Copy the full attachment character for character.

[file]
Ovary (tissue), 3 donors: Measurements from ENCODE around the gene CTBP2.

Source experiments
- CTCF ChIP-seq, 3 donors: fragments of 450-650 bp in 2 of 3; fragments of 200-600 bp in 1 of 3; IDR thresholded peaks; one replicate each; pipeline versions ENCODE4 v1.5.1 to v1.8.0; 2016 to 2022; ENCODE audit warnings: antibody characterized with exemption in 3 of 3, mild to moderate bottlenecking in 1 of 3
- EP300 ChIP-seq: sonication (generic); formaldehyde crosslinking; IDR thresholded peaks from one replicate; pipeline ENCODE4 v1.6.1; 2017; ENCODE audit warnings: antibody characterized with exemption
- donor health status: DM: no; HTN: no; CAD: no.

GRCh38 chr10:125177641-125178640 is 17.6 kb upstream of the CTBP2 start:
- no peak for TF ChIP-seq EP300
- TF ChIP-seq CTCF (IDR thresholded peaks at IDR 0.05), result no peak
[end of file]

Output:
Ovary (tissue), 3 donors: Measurements from ENCODE around the gene CTBP2.

Source experiments
- CTCF ChIP-seq, 3 donors: fragments of 450-650 bp in 2 of 3; fragments of 200-600 bp in 1 of 3; IDR thresholded peaks; one replicate each; pipeline versions ENCODE4 v1.5.1 to v1.8.0; 2016 to 2022; ENCODE audit warnings: antibody characterized with exemption in 3 of 3, mild to moderate bottlenecking in 1 of 3
- EP300 ChIP-seq: sonication (generic); formaldehyde crosslinking; IDR thresholded peaks from one replicate; pipeline ENCODE4 v1.6.1; 2017; ENCODE audit warnings: antibody characterized with exemption
- donor health status: DM: no; HTN: no; CAD: no.

GRCh38 chr10:125177641-125178640 is 17.6 kb upstream of the CTBP2 start:
- no peak for TF ChIP-seq EP300
- TF ChIP-seq CTCF (IDR thresholded peaks at IDR 0.05), result no peak